Doug Crichfield, president and CEO of Solera National Bancorp (OTCPK:SLRK), whose client base includes the Denver area’s fast-growing Hispanic-owned small business community, has commented:
Our employees have the training and resources necessary to offer solutions, not shrugs. We’re growing our customer relationships and demonstrating the value of working with a committed financial services partner. We’re also preparing for a bright future by developing new and exciting services and alliances that will help customers grow.
Members of banking’s “evil empire?” I think not.
Far from making profits at the expense of customers, banks like these prove that by running a customer-focused, service-oriented business, they can serve their communities and also create value for shareholders. Across the country, community bankers have battled liquidity and capital availability issues to continue serving people as best they can.
Chairman Bernanke injected a breath of fresh air into the mix with his recognition that all of the above are true. To my knowledge, he’s the highest ranking federal official to publicly admit that the ever-changing government plans for providing liquidity and capital to banks has resulted in mixed messages about whether banks should use the funds for lending, or hoard the money to meet escalating requirements for Tier One capital. This is nothing new to bankers, but it’s nice to hear a federal official acknowledge it.
He said bank regulators would be instructed and trained to be mindful of the balance between lending and capital adequacy requirements. He acknowledged community banks as a primary source of credit for small business. He spoke of nurturing the opportunity well-managed community banks have to continue lending at a time when troubled megabanks have been forced to pull back.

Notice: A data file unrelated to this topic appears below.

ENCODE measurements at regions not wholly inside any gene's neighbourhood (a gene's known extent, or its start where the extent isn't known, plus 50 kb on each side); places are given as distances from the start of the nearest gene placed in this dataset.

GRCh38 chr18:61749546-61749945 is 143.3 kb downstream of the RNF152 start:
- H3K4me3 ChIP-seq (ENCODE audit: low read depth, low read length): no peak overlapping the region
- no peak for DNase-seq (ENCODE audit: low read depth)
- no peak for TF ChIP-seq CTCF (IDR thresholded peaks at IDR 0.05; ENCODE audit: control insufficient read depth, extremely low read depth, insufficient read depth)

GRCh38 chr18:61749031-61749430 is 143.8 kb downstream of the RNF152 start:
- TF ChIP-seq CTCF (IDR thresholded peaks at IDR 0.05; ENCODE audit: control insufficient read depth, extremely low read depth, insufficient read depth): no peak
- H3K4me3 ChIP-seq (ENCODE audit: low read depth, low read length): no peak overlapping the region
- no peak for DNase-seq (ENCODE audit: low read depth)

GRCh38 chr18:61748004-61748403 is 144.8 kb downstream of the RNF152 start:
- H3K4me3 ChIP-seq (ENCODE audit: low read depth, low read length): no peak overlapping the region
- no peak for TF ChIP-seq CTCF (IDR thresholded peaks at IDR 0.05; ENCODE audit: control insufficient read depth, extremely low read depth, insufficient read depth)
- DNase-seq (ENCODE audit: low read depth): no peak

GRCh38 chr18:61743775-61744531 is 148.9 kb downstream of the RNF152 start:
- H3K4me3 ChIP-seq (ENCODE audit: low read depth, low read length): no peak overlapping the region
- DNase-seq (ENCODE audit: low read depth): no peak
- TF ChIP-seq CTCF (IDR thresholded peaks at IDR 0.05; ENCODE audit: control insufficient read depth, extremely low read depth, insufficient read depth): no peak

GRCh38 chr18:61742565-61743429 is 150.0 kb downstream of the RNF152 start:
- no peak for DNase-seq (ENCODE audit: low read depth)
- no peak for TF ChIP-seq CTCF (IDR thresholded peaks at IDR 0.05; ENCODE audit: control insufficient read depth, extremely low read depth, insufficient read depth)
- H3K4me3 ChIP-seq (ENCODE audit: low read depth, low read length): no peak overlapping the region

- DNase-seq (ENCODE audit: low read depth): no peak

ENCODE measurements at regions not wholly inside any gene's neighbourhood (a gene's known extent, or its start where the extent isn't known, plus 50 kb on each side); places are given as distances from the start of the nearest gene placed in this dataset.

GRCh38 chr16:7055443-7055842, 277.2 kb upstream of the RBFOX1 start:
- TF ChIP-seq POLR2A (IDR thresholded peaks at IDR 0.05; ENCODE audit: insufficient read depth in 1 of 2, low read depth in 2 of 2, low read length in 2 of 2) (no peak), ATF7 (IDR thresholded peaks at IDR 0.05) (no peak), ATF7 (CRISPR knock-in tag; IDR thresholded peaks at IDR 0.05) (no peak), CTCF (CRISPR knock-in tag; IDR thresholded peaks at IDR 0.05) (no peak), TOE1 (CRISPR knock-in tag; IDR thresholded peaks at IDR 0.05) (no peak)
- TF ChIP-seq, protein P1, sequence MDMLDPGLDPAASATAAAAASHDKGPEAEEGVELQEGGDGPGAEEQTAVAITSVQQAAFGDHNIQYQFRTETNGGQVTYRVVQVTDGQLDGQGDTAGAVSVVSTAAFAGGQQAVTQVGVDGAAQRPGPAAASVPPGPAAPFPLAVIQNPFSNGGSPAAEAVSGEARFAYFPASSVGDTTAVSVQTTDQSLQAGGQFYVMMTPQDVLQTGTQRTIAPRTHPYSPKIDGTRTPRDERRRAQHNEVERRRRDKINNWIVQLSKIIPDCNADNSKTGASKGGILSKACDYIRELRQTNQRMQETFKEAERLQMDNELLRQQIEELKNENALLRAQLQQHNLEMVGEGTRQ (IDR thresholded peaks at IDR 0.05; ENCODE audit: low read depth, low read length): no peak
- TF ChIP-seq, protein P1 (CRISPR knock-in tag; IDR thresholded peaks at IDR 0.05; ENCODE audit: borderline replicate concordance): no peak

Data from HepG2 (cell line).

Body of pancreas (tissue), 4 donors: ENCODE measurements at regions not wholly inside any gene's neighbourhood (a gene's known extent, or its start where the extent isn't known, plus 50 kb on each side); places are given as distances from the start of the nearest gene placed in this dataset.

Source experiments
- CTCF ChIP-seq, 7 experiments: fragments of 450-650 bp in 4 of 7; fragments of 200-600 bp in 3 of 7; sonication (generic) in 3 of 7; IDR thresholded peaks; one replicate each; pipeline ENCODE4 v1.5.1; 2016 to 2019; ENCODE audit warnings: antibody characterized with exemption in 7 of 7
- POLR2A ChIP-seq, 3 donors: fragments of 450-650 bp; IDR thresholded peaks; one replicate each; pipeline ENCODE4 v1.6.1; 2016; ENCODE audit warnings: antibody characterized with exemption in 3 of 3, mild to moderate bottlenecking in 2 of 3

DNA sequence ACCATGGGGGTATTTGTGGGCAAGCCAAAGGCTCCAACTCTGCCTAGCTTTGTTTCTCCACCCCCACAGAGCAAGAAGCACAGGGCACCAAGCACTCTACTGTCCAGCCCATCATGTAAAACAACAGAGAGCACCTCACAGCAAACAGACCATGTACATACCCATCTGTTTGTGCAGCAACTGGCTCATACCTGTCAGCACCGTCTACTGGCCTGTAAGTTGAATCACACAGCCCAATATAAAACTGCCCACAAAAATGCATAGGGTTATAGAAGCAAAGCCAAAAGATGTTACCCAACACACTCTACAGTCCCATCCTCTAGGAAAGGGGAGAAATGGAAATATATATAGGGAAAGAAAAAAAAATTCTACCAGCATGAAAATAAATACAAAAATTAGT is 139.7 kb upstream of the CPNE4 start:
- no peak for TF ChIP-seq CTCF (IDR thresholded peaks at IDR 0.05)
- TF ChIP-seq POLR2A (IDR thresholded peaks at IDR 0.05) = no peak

He acknowledged the complex regulatory process unfairly discriminates against smaller institutions by imposing unnecessarily harsh and expensive compliance requirements designed for larger, less transparent institutions. Although he didn’t lay out a specific action plan, he at least expressed his hope that within a year, there would be a more balanced and appropriate regulatory burden based on a bank’s size and operational complexity.
Finally, he made the distinction between regulated, responsible financial institutions and the unregulated and sometimes irresponsible financial services companies whose actions have led to much market disruption and anxiety.
These observations from America’s financial “top cop” must be heartening to community bankers who’ve been treated like the country’s neglected stepchild since the dominoes started falling on Wall Street and in megabank corporate boardrooms across the country. Since I believe acknowledging a problem takes you halfway to a solution, I’d like to believe other government officials and legislators will finally take heed and work together to develop some of the fixes to which Chairman Bernanke boldly committed.
Disclosure: The author holds no positions in companies mentioned.